Over a well reasoned dissent, the majority ruled that Congress had validly exercised its power to define (actually, to eliminate) the jurisdiction of the federal courts, by prohibiting judges to review the legality of the confinement, and the conditions of confinement, of detainees at Guantanamo Bay. Habeas corpus, habeas corpse. One can only hope and pray that the one vote margin on the United States Supreme Court holds so this injustice can be reversed, and the the Dodd-Leahy-Specter legislation is enacted.

I must admit I'm completely baffled by the concluding part of this article. With respect to potential revision of the shameful MCA statute by the new Congress, Mr. Fisher writes: "Cynical observers say congressional Democrats would welcome a Bush veto, since that would leave the issue on the table for the 2008 election. But even if that's true, we can expect some impassioned oratory on this issue when Congress returns next week."

I for one have been waiting for oratory of any sort from the leadership of the Democratic Party condemning torture as an instrument of US foreign policy for the last five years. The silence is deafening.

Can anybody out there in cyberspace tell me how it was possible, when John Kerry and Little George held their first debate (an hour and a half dedicated solely to international and national security issues) in the 2004 Presidential campaign, that the words "torture", "abu Ghraib", and "Geneva Conventions" were never uttered, not even once, by either candidate or the moderator, Jim Lehrer of PBS?

How could it be that the media savvy DNC beltway brain trust persuaded the Kerry campaign to give George Bush a pass on torture? Bush in writing personally made the decision to junk the Geneva protections at Gitmo in February, 2002, based upon Alberto Gonzales' advice. How could the GOP - the political party that proudly promised to restore morality to the Oval Office in 2000 - wind up generating the homoerotic sadism of Abu Ghraib?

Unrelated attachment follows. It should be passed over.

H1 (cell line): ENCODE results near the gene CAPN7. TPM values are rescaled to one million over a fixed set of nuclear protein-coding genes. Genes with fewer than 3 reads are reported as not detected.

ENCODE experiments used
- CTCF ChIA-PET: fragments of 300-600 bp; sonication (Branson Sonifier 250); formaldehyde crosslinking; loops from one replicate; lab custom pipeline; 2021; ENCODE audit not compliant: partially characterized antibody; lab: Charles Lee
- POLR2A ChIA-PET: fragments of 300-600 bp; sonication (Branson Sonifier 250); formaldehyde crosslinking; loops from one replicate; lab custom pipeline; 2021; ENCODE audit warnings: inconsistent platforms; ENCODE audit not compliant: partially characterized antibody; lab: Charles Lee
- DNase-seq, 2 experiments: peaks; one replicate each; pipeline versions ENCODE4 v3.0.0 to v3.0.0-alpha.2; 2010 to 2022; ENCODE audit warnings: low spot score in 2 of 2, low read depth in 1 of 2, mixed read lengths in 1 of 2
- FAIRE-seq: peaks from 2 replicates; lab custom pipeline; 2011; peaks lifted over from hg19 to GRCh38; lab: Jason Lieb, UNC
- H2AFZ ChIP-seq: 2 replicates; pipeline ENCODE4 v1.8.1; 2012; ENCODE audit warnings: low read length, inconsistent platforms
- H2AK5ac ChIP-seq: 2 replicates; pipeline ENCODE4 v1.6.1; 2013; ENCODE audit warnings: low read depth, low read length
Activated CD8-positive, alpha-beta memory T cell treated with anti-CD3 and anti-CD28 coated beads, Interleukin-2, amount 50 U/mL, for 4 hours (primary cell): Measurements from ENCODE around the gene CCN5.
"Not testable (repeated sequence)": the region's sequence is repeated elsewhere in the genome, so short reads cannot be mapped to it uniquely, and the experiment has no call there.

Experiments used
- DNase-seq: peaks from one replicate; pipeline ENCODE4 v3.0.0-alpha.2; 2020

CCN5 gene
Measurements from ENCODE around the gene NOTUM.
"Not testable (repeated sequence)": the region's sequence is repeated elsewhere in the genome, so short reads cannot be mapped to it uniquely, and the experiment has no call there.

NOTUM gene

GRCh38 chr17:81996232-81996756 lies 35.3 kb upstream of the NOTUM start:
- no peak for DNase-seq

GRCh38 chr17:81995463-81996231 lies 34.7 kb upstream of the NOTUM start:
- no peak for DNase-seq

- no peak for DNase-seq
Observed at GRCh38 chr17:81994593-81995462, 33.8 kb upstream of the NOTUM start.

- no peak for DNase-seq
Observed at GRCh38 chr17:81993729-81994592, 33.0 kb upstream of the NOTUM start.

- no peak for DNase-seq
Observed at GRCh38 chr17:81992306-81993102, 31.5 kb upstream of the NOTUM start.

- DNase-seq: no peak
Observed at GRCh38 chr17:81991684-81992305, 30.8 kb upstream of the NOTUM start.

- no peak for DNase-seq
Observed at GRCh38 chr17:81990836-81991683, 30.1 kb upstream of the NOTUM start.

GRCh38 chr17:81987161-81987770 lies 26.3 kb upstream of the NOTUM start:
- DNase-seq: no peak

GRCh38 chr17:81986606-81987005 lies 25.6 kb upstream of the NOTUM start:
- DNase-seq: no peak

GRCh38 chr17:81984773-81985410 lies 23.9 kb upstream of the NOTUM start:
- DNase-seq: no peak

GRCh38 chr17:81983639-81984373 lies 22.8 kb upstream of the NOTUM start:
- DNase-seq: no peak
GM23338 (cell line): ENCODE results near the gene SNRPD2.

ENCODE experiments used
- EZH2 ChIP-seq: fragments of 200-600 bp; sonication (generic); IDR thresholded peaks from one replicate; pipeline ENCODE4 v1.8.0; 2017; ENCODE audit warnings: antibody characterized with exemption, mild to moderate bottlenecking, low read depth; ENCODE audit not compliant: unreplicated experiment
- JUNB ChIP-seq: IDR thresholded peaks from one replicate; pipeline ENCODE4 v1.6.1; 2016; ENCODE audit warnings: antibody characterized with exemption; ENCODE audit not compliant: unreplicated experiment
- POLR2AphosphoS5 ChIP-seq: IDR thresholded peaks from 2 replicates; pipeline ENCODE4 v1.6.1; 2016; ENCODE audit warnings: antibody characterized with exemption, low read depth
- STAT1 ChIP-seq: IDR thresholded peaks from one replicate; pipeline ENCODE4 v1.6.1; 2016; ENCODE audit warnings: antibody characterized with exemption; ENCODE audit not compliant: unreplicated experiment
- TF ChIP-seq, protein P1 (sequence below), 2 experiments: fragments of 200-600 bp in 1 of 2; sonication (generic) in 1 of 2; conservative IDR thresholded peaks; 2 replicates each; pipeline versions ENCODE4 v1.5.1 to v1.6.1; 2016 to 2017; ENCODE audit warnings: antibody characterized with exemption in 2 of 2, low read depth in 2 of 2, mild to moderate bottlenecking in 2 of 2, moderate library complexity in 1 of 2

Indeed, what would Jesus say about water boarding, swathing thine enemies' faces in womens' undies, siccing dogs upon those in handcuffs, or the man-in-the-hood-on-the-box-with-the-electrodes-up-his ass?

When handed this "moral values issue" to them on a silver platter in 2004, the Democratic Party pretended not to notice. Poor Dick Durbin. He made a single speech on the Senate floor noting how some of the torture techniques in use in the US military prisons resembled those of the Gestapo and the KGB. The right wing media tore him to bits for making the comparison, and scarcely a colleague came to his aid.

I hope Mr. Fisher is right, but when torture was "on the table" as an election issue in 2004 and again in 2006, why did nobody talk about it then?

I can easily understand why the GOP wouldn't want to talk about such shocking brutality and sexual degeneracy taking place on George Bush's watch, to the outrage of much of the world. Why the Democrats have NOT spoken out thusfar with "impassioned oratory", or with even the blandest public criticism, about the torture and sexual humiliation of hundreds of Muslim men swept up into US military interrogation centers remains a mystery to me. Stark bipartisan issues of good and evil like this just don't come up very often.

On a more serious note (if that's possible), be sure keep an eye on the details within the details of the Dodd-Leahy-Specter bill and the behind scenes amendments.

One of the most vile provisions of the Military Commissions Act passed in 2006 was the creation of immunity from civil liability and apparent immunity from criminal prosecution for the torturers and the top policy decisionmakers who created the torture gulag. Mr. Rumsfeld, Gen. Miller, and others have some real, long term Pinochet problems in terms of international travel of course, but the Act as presently written gives a retroactive and prospective immunity bath to all of the individual wrongdoers under US law.

The MCA's grant of immunity is probably more important to more people in the real world that the scope of federal habeas corpus jurisdiction, the evidentiary use of hearsay statements obtained by torture, the due process right of detainees to talk in private to a defense lawyer, or any of the other reprehensible parts of this disgusting statute.

For some folks, it means they literally get away with murder.

February 27, 2007 | url
Votes: +0